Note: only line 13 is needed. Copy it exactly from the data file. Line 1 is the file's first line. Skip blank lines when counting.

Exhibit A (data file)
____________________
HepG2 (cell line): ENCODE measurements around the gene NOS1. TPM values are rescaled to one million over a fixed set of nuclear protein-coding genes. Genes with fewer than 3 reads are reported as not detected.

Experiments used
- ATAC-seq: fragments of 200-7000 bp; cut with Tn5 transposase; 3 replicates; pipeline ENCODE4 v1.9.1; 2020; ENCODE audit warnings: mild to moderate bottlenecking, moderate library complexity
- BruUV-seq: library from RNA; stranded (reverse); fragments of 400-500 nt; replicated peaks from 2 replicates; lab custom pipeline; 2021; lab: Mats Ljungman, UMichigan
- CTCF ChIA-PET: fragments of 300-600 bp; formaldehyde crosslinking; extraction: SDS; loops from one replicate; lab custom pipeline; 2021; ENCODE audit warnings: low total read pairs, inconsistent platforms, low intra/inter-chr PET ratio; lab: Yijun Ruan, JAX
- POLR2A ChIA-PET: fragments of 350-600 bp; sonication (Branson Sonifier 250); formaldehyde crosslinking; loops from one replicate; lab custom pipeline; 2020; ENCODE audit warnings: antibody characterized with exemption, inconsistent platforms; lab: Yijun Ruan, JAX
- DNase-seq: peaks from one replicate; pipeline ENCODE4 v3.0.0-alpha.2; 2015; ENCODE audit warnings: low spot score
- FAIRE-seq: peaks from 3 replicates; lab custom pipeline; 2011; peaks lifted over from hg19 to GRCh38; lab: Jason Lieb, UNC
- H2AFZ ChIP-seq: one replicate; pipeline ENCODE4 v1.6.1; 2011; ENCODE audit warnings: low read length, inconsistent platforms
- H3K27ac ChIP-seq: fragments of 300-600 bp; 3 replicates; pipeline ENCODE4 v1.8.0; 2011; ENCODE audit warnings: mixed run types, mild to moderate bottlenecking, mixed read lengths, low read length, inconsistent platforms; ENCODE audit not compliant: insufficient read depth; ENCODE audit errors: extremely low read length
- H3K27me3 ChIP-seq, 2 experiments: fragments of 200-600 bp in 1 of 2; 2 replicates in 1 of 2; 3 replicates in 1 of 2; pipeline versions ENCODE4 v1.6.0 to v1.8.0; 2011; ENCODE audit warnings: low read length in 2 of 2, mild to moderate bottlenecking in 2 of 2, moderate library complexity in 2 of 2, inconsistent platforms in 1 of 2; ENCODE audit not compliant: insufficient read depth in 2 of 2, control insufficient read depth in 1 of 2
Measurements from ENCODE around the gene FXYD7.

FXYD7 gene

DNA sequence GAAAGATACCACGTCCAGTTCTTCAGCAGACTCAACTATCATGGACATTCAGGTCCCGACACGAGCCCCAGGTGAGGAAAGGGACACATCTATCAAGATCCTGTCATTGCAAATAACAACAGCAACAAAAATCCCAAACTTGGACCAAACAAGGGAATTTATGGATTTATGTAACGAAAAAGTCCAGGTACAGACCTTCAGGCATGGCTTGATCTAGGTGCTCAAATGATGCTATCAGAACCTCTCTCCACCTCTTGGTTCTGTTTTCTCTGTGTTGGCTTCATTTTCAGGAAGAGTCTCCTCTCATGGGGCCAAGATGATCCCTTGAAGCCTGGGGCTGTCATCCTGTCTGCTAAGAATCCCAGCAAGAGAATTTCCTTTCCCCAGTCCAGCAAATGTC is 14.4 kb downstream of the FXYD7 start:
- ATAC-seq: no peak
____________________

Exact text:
FXYD7 gene